PHOENIX - Randy Moss has two catches in two playoff games, a lack of production that has been a hot topic leading into Super Bowl XLII.
In the divisional round against the Jaguars, Moss was double-covered almost every snap, which helped explain why few passes were thrown in his direction. But what about the AFC Championship game against the Chargers?
San Diego cornerback Antonio Cromartie, who was in Arizona making promotional appearances for
Cromartie said the Chargers played "one coverage, man free," essentially using their cornerbacks one-on-one against Moss most of the game.
Unlike the Jaguars, who had a safety playing over the top of Moss, the Chargers relied on Cromartie and Quentin Jammer to handle Moss with little help. Most often, according to Cromartie, there was only a single safety splitting the back end of the field.
"It was just going out and playing football," Cromartie, the dynamic second-year star who led the NFL in interceptions with 10, said yesterday.
"We just played man-to-man coverage. We have faith in our corners and didn't play anything with safety help because we knew playing New England, they have other weapons. So we just went man and tried to be physical with him."
Cromartie explained that the physical play was crucial to the plan, and that meant jamming Moss at the line of scrimmage as much as possible.
"I think everybody knows you can't let Randy Moss get down the field. That's a big part of his game and with a free release, he's that much better," Cromartie said. "Going into that game, we felt like we could jam him and beat him up down the field, with the idea that it would make [Tom ] Brady throw the other way once he sees him jammed up."
One aspect that caught Cromartie's eye was Moss playing hard from start to finish, despite the physical pounding.
"I think he's a great competitor. A lot of people say he quits on a lot of plays, but playing that game, you didn't see that," Cromartie said. "That was a great challenge."
Cromartie said the Chargers went away from man coverage when the Patriots went to their "empty" package that had running back Kevin Faulk split out as a receiver and Brady in the shotgun. Moss played in the slot at that time, and the Chargers switched to zone.
"They hurt us out of that, mainly with Faulk," Cromartie said. "He's a tremendous player. I think they knew that with Moss in the slot, a lot of people would key on him and they threw a lot of shorter passes on us to Faulk."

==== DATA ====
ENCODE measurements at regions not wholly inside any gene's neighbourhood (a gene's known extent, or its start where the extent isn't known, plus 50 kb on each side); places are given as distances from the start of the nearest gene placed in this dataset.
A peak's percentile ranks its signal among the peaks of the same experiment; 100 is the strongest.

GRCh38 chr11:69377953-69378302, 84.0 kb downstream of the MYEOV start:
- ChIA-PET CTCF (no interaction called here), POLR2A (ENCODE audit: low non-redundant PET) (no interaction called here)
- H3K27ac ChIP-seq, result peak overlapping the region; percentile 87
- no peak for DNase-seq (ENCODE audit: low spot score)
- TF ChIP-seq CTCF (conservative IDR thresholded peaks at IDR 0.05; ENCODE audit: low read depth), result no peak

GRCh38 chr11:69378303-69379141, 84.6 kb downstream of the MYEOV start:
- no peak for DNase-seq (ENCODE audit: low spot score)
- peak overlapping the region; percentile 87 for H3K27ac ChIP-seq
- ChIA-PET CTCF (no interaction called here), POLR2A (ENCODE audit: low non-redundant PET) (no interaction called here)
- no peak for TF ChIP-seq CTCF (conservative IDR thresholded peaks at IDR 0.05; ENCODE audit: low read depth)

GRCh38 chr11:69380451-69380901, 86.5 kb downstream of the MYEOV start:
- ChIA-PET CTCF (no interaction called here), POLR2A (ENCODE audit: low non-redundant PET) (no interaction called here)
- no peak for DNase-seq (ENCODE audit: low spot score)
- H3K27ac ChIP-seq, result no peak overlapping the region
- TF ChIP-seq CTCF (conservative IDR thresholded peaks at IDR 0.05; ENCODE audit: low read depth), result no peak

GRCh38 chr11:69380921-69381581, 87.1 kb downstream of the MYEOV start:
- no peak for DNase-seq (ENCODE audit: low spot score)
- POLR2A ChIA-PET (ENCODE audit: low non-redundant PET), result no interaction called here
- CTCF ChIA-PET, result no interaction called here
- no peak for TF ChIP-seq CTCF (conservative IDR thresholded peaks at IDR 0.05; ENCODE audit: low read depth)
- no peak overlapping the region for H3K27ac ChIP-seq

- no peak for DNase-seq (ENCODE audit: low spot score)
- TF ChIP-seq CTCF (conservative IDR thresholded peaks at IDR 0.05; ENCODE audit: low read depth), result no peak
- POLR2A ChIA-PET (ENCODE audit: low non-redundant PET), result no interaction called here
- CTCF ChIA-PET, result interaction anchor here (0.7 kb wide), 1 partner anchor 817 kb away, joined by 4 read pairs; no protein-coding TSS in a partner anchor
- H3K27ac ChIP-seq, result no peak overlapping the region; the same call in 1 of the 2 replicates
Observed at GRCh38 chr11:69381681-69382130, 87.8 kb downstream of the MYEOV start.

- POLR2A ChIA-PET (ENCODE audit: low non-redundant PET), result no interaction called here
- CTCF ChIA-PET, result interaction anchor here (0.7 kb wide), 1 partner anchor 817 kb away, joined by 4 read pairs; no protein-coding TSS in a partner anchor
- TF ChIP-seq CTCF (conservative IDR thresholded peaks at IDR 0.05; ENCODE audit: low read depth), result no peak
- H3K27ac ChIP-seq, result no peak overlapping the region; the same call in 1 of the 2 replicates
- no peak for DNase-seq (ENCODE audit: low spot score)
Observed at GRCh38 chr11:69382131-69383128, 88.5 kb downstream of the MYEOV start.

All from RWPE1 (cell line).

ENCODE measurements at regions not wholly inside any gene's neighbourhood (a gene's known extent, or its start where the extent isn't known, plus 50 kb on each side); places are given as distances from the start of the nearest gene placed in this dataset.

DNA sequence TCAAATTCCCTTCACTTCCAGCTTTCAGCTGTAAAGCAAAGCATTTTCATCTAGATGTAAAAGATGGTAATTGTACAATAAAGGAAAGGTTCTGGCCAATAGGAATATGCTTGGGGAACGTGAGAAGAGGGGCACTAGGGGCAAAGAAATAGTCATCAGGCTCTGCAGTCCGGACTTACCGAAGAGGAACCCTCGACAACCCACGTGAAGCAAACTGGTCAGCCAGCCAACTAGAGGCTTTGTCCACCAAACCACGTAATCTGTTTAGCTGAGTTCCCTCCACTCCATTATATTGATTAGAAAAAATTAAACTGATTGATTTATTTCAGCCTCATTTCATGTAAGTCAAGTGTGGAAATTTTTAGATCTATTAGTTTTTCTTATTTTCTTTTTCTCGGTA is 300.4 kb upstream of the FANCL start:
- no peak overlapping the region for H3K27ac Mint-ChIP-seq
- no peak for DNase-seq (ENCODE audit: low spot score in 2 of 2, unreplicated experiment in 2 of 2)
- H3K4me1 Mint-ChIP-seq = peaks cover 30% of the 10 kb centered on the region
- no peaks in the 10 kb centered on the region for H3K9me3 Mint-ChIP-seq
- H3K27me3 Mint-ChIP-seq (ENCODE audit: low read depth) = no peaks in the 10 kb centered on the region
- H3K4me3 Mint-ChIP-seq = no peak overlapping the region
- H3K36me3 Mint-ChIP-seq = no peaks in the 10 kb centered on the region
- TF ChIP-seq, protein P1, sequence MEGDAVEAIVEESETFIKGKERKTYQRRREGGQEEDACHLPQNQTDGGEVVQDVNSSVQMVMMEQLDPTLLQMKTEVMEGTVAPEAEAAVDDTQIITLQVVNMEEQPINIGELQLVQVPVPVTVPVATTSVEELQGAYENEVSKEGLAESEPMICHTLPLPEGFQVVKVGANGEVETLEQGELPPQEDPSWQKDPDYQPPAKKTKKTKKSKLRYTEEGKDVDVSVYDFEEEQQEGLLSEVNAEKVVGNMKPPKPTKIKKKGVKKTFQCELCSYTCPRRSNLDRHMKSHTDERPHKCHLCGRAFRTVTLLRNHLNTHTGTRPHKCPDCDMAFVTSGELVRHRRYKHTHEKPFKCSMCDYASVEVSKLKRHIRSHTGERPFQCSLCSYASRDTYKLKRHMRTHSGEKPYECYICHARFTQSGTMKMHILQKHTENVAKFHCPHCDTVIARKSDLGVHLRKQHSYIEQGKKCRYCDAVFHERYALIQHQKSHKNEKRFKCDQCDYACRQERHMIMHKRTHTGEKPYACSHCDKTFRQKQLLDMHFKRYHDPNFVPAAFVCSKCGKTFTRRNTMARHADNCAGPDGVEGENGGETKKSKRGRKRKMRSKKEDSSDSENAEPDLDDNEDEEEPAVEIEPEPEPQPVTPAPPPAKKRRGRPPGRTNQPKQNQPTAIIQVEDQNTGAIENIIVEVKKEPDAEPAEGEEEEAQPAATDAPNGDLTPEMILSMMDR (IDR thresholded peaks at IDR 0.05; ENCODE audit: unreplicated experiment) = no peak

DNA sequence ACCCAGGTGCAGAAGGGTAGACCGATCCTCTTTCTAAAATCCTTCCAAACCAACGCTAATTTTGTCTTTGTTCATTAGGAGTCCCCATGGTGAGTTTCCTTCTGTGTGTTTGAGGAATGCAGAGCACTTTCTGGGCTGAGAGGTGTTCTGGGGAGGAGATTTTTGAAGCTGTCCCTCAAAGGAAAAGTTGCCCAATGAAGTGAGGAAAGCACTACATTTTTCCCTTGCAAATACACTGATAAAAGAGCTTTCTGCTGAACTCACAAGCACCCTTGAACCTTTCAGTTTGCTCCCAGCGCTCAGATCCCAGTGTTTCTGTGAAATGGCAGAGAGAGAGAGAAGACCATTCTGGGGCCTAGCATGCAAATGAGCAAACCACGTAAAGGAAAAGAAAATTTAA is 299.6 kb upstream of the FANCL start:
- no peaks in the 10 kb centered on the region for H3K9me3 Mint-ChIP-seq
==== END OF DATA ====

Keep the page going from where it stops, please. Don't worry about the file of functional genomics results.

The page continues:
Looking ahead to Super Bowl XLII, the question the Giants must answer is do they have the corners to match up against Moss. Eleven-year veteran Sam Madison, first-round draft choice Aaron Ross, and third-year man Corey Webster top the depth chart, but they are not considered the same caliber of Cromartie and Jammer.
The official franchise and transition tags for the 2008 season have been set, and the position of note for the Patriots is receiver, because Moss is scheduled to be a free agent.
The Patriots and Moss's representatives will presumably work to strike an extension but if that fails, the franchise or transition tag would be an option the Patriots could use to strengthen their chances at retaining Moss.
The franchise tag for receivers will be $7.84 million in 2008, while the transition tag is set at $6.87 million.
A player who is assigned the non-exclusive franchise tag can sign an offer with another team as a free agent, but it seldom results in a player changing teams because draft-pick compensation must be forfeited. A player who gets the transition tag can sign elsewhere, but the original team has the right to match.
The franchise tag was a point of contention last season for cornerback Asante Samuel, who held out most of training camp. He only returned after the Patriots agreed not to tag him again this year, as long as the Patriots won at least 12 games or Samuel played at least 60 percent of the snaps.
Tip of the cap
NFL Players Association executive director Gene Upshaw held his "state of the union" press conference yesterday, and labor peace was at the forefront of the discussion.
NFL owners are expected to opt out of the collective bargaining agreement in November, which would make 2010 an uncapped year if an extension is not reached. Upshaw held a hard line and indicated the union wasn't giving anything back, noting that the union has been exploring four options since its meeting last March - strike, lockout, decertification, or extension.
Upshaw also said NFL players will consent to a urine test for human growth hormone once such a test is developed, although scientists appear closer to developing a blood test for HGH.
"We all know there is no reliable test for HGH," said Upshaw. "Until a test is developed for HGH, there's really not an awful lot to talk about. And when that test is developed, we really believe it should be a urine test. No one is interested in a blood test. We got a lot of big tough guys, but they don't even like to be pricked on the finger to give blood."
Material from the Associated Press was used; Mike Reiss can be reached at email@example.com.